As the number of pilgrims visiting the Amarnath shrine crossed the 3 lakh mark on Sunday, separatists on Monday made an attempt to approach pilgrims for separatist propaganda by "sensitizing them about the Kashmir problem".
Senior moderate separatist leader Shabir Ahmad Shah, who heads the Democratic Freedom Party, along with other separatist leaders visited pilgrims' camps in south Kashmir's Pahalgam area, one of the two major routes to reach the cave shrine housing an ice stalagmite at the height of 3,880 metres.
"Kashmir's present struggle is a political struggle. We demand the same rights from India, which she demanded from the British rulers when colonized," Shah told pilgrims camping inside tents at the major stopover at Pahalgam, 100 km south of Srinagar.
Shah reached Pahalgam around 1 pm and talked to the pilgrims for three hours in several camps.
Recalling history, Shah reiterated the promises made by former Indian Prime Minister Pandit Jawahar Lal Nehru to people of Kashmir.
"Pandit Nehru was first Indian prime minister who promised people here that they will be provided with a chance to decide their future. With the passage of time, India did not provide that chance and when demanded by people of Kashmir, she unleashed brutal force on them," alleged Shah.
This is first ever move by separatists to use pilgrimage as a tool to spread separatism. Shah was detained by the police on previous Saturday after the army disallowed him to go to the camps.
The separatist leader told the Hindustan Times that the yatra "provides a golden opportunity to apprise people of India about Kashmir problem."
"There are sensitive people who will go to their states with the message of real ground situation of Kashmir," said Shah, who, at the same time, appealed to Muslims to provide all necessary help to the visiting pilgrims. "This is necessary to have Indian public's opinion in our favour," he added.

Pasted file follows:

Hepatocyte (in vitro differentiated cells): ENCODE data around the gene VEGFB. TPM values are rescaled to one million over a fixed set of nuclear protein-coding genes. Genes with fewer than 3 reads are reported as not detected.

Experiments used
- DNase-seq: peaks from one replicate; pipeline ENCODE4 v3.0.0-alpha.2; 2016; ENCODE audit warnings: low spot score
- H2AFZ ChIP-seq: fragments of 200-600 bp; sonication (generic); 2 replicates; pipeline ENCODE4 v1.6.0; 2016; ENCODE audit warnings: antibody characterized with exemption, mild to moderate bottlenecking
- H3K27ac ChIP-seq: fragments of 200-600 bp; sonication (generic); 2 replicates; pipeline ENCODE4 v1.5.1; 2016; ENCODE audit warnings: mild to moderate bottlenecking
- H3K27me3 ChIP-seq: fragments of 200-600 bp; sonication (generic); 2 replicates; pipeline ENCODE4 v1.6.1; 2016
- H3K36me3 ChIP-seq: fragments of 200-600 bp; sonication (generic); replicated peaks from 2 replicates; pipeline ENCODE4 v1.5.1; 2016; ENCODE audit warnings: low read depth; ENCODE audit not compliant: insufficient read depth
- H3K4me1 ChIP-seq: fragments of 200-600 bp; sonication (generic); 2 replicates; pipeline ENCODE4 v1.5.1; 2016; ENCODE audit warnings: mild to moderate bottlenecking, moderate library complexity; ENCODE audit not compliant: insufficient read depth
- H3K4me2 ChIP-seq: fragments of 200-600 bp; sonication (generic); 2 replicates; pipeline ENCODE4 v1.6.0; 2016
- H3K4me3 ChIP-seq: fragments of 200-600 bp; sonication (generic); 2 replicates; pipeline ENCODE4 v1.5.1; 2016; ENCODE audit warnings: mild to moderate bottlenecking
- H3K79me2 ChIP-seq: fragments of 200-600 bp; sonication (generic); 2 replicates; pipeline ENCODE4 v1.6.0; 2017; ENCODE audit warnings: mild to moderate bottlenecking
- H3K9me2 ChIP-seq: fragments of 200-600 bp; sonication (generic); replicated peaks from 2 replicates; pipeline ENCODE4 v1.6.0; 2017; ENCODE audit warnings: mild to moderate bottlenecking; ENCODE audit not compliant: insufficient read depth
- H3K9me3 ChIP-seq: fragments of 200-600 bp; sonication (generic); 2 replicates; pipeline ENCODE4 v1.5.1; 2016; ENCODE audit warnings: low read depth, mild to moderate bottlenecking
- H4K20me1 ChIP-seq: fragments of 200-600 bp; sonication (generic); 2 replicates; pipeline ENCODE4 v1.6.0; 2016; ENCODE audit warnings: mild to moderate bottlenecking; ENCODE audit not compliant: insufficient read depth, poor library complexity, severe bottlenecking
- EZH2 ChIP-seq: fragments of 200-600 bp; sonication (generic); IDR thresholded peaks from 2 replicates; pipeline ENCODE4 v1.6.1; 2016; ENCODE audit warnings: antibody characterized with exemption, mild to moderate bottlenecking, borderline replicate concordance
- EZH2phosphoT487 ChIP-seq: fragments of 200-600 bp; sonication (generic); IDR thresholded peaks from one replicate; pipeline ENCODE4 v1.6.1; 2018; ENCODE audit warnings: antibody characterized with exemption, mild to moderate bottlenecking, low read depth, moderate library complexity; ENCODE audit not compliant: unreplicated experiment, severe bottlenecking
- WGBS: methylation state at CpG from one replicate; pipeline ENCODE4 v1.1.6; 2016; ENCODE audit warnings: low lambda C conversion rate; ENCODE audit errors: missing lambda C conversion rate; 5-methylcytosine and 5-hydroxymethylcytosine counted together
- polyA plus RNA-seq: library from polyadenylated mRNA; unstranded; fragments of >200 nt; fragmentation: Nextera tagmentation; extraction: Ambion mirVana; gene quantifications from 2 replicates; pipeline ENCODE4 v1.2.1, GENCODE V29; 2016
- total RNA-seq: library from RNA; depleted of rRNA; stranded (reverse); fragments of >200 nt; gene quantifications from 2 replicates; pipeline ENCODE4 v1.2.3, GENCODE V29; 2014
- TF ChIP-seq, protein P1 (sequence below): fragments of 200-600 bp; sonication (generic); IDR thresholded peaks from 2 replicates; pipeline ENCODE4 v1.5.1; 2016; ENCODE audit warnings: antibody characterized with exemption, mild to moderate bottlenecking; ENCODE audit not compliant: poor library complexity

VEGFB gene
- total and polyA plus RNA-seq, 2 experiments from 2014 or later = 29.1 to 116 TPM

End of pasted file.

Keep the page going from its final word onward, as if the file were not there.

Shah, who has served 11 years of jail for his separatist politics, assured the pilgrims about safety and communal harmony.
"It was under a conspiracy that Pandits of Kashmir were forced to flee to malign the Kashmiri movement. But those who stayed back, their property and life was protected by Muslims only," said Shah, who skipped the executive meeting called by Hurriyat chairman Mirwaiz Umar Farooq in Srinagar to meet pilgrims on Monday.
Expressing his gratitude to people of India, Shah said, "Our struggle is not against any Indian by the establishment."
Shah recalled for pilgrims that said it was a Muslim family that located the cave shrine of Amarnath in the mountains.
"I appeal to pilgrims that on their return they tell Indian government that people of Kashmir are peace loving and visitors are respected irrespective of their religion or caste. The pilgrims should also convey the message that people of Kashmir wants a peaceful resolution to the problem," said Shah.
The yatra, which started on June 23 this year, will culminate on August 2, which is Rakshabandan. Last year, 4.5 pilgrims visited the shrine.